A squadron of British light cruisers operated actively in the Baltic Sea during the Estonian War of Independence (1918-1920). They mainly helped the Republic of Estonia fight against Soviet Russia. The Baltic Sea was also the most mined maritime area in the world. The UK sent six minesweepers (Daphne, Gentian, Godetia, Lilac, Lupin and Myrtle) to the Baltic Sea. The minesweepers were ordered to clear the fairways west of the islands of Saaremaa and Hiiumaa. The fleet started the minesweeping operation on 14 July 1919.
Minesweeper HMS Myrtle hit a mine on the next day in a German minefield near Harilaid and sank to the bottom. Out of 79 crewmembers 6 were killed: stokers John Amey, Alexander Birch and Arthur Primmett, carpenter Robert Johnson and engineers James Gillies and Thomas Packman.
Data about the wreck
Location: Baltic Sea, northwest of Saaremaa
Coordinates: 58° 35.350; 21° 46.161
Depth of wreck: 28 metres
Depth of surrounding area: 34 metres
Dimensions of wreck: length 76 metres, breadth 10 metres.
Dimensions of the original vessel: 81.6 x 10.2 x 3.5 m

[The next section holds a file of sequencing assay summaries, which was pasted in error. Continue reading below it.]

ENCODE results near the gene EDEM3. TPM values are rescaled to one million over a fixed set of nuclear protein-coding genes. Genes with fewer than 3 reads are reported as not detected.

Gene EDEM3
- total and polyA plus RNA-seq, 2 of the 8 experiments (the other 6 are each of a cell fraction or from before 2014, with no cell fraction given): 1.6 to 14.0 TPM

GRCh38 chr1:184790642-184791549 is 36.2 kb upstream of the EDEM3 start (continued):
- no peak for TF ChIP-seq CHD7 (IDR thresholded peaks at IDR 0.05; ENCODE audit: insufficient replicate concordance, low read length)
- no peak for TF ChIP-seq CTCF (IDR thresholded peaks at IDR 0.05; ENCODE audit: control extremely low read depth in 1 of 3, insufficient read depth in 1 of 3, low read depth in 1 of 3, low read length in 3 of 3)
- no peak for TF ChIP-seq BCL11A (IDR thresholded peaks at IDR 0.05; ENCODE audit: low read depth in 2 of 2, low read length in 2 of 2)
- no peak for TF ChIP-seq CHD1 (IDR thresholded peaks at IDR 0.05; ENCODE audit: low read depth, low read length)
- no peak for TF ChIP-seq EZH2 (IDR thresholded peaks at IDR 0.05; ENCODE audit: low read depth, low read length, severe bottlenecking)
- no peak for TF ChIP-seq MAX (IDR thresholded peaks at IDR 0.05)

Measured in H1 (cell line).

Displacement: 1250 tons
Orientation of the wreck: 68-248.
Armament: 2 x 1-102 mm guns (located in the bow and stern of the upper deck, 50 shells for each gun); 1 x 1-47 mm gun.
Cultural monument reg. no. 22265, register.muinas.ee
Diving is permitted only under the instruction of a licensed business operator or with a diving permit from the National Heritage Board of Estonia.
Status: The ship broke in half as a result of an explosion, the stern section of the ship has survived, the bow of the ship sank approximately 8 kilometres west-southwest of the stern. The wreck lies on its straight keel on the bottom of the sea. A memorial plaque with the ship’s name, an image of the flag of the Royal Navy and the date of the shipwreck was placed on the deck of the ship in 2000.
Suitable for experienced divers. During the navigation season there is an anchor buoy placed next to the wreck and information boards have been placed on either side of the wreck.